Ganglia on Nginx


As you know, I love Nginx and would prefer to use it over Apache when give the chance. Unfortunately, when installing the package ganglia-webfrontend on Ubuntu, Apache will be automatically installed as a dependency. However, any webserver that supports PHP will work. These instructions will show how to cut over from Apache to Nginx on a server running Ganglia’s web frontend.

Note – I haven’t tested this theory, but if you install Nginx first, then Ganglia, it may not prompt to install Apache, since Nginx meets the webserver requirement.

Install Nginx and PHP

I always use the mainline (i.e., development) version of Nginx. You can read more about why in one of my previous posts.

sudo add-apt-repository ppa:nginx/development
sudo apt-get update && sudo apt-get install nginx php5 php5-fpm php5-gd

Copy certificates (optional)

When installing Ganglia, Apache probably configured SSL certificates automatically. If you’d like to reuse them instead of generating new ones, you can make a new directory and copy the certificates into it.

sudo mkdir -p /etc/nginx/ssl/ganglia
sudo cp -p /etc/apache2/ssl/apache.crt /etc/nginx/ssl/ganglia/ganglia.crt
sudo cp -p /etc/apache2/ssl/apache.key /etc/nginx/ssl/ganglia/ganglia.key

Remove Apache

First, remove Apache. I’m also choosing to purge all configuration files, since I won’t be using them anymore.

sudo apt-get remove --purge apache2 && sudo apt-get autoclean && sudo apt-get autoremove

Next, I’m going to change permission for Nginx to read all the Ganglia web frontend files.

sudo chown -R www-data:www-data /usr/share/ganglia-webfrontend/

Open firewall

If you’re running a firewall, you’ll need to open ports 80 and 443 for Nginx. In my case, I’m using UFW.

sudo ufw allow "Nginx HTTP"
sudo ufw allow "Nginx HTTPS"
sudo ufw reload

Configure Nginx

First, we’ll need to remove the default Nginx configuration files.

sudo rm -rf /var/www/html/
sudo rm /etc/nginx/sites-available/default
sudo rm /etc/nginx/sites-enabled/default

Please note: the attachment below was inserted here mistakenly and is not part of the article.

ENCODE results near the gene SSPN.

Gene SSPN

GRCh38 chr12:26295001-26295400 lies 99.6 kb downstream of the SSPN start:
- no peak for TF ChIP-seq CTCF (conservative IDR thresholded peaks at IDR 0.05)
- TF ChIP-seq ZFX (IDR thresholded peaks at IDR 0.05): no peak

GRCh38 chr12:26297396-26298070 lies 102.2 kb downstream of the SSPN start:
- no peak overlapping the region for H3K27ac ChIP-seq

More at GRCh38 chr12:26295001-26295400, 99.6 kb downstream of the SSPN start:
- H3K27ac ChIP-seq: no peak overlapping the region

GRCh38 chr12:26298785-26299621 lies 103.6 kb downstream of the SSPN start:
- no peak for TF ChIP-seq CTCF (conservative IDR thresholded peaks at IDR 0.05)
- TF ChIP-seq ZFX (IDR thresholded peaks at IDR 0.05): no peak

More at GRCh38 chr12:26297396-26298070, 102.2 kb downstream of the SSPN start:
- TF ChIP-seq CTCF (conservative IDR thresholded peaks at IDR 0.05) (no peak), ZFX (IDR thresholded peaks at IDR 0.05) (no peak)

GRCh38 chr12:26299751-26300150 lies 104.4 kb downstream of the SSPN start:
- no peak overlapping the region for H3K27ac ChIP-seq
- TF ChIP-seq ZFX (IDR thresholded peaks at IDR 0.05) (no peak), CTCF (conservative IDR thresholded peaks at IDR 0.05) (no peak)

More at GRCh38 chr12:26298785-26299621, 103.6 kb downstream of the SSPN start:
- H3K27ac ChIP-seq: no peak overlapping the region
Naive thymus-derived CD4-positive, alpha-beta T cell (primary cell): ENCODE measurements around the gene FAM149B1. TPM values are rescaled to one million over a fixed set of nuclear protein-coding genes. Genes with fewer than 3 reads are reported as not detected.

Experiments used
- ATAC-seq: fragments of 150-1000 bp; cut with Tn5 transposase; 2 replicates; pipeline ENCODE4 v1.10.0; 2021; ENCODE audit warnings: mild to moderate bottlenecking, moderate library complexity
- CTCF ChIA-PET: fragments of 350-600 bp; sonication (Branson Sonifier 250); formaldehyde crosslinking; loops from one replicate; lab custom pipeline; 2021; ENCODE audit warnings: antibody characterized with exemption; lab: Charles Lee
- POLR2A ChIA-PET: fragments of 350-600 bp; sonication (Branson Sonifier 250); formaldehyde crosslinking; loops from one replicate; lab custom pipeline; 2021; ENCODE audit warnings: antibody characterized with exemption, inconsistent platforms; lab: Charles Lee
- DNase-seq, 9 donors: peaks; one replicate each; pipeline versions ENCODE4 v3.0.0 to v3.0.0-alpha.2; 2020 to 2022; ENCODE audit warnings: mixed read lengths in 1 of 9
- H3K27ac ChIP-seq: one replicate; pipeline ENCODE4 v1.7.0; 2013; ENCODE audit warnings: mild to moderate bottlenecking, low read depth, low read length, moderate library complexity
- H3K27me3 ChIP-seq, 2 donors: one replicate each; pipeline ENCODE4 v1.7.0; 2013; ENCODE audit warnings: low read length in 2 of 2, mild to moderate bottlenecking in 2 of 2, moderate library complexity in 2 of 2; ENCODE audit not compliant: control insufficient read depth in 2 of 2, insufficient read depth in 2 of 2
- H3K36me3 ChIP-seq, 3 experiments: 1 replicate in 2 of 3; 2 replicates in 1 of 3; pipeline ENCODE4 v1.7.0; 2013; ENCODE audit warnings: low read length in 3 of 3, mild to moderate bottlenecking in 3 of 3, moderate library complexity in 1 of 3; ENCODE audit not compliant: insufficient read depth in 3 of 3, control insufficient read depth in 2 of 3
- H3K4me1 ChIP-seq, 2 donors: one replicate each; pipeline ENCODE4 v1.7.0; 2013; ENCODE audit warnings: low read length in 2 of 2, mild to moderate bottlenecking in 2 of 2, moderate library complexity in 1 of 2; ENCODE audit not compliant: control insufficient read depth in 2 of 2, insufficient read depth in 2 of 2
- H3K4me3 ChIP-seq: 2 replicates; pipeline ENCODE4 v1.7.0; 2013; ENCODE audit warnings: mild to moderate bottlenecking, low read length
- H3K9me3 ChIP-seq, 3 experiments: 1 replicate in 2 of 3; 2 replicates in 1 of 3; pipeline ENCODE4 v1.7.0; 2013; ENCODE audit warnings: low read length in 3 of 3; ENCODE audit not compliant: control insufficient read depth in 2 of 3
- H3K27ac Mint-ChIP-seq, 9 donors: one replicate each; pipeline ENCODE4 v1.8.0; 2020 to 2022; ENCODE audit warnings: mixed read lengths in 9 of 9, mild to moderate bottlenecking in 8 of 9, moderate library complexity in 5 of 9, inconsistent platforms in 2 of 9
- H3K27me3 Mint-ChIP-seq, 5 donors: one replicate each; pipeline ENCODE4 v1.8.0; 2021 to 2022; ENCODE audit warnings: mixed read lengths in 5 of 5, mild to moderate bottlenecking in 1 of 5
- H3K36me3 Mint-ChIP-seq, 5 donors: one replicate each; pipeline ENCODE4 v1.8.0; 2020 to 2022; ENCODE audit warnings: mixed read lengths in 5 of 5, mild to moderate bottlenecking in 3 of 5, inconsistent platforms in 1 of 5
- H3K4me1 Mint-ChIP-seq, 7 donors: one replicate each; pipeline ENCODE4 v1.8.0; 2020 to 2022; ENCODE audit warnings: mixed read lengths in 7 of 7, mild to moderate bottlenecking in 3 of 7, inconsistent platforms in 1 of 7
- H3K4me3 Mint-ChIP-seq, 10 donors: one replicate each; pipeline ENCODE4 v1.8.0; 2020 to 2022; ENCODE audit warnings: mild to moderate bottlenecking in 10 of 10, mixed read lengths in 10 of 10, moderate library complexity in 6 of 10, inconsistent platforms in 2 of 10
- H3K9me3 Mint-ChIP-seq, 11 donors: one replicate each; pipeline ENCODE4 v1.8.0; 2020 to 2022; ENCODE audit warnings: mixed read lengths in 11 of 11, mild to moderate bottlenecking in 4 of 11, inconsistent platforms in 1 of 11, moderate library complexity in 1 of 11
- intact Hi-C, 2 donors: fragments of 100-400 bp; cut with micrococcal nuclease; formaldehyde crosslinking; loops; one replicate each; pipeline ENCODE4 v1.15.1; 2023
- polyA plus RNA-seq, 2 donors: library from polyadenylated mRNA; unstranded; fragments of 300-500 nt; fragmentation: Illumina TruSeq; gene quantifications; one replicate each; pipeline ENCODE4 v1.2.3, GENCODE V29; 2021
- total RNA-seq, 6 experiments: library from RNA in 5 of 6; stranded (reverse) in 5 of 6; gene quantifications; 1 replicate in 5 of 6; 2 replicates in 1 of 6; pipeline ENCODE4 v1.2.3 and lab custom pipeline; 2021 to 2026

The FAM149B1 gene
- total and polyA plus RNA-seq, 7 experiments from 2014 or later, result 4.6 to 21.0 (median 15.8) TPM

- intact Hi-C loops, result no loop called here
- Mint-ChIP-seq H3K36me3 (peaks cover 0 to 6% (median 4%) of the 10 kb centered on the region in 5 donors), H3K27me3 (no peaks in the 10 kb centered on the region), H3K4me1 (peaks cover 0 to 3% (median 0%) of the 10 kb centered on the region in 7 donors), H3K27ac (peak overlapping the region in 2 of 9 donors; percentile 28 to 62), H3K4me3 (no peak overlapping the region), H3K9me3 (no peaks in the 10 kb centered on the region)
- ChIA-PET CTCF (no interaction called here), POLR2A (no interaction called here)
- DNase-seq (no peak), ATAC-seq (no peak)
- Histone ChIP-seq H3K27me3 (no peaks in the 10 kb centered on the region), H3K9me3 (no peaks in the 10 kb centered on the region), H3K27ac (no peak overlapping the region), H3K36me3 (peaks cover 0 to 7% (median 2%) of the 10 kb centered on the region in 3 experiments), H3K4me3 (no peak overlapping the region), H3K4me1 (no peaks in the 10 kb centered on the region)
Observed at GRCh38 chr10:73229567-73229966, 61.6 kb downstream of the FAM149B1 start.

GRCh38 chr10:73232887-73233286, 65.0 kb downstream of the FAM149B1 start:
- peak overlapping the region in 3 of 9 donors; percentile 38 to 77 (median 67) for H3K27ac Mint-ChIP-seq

Next, we’ll need to create new configuration files for Nginx.

sudo touch /etc/nginx/sites-available/ganglia
sudo ln -s /etc/nginx/sites-available/ganglia /etc/nginx/sites-enabled/ganglia

Here, we’ll populate the /etc/nginx/sites-available/ganglia file.

server {
        listen 80;                      #Listen on IPv4
        server_name _;
        return 301 https://$host$request_uri;           #Redirect HTTP to HTTPS

server {
        listen 443 ssl http2 default_server;            #Listen on IPv4
        server_name _;

        ssl on;
        ssl_certificate /etc/nginx/ssl/ganglia/ganglia.crt;
        ssl_certificate_key /etc/nginx/ssl/ganglia/ganglia.key;
        ssl_buffer_size 1400;

        #Add perfect forward secrecy and prevent BEAST attacks
        ssl_prefer_server_ciphers on;
        ssl_session_cache shared:SSL:10m;
        ssl_session_timeout 24h;

        #Prevent POODLE attacks
        ssl_protocols TLSv1.1 TLSv1.2;

        root /usr/share/ganglia-webfrontend;            #Set document root
        autoindex off;                                  #Turn off index browsing everywhere
        index index.php index.html;                     #Set indexes to include .php before .html

        location ~* \.php$ {
        try_files $uri =404;
        fastcgi_split_path_info ^(.+\.php)(/.+)$;
        fastcgi_pass unix:/var/run/php5-fpm.sock;
        fastcgi_param SCRIPT_FILENAME $request_filename;
        fastcgi_index index.php;
        include fastcgi_params;

Test Nginx

Start by rebooting your server (since Apache was removed and Nginx was installed).

sudo reboot

When it’s back up, double check your Nginx config file for errors.

sudo nginx -t

If everything is ok, go to your server’s IP address and you should see the Ganglia page. If not, check the files /var/log/nginx/access.log and /var/log/nginx/error.log for errors.


Let me know if this helped you!



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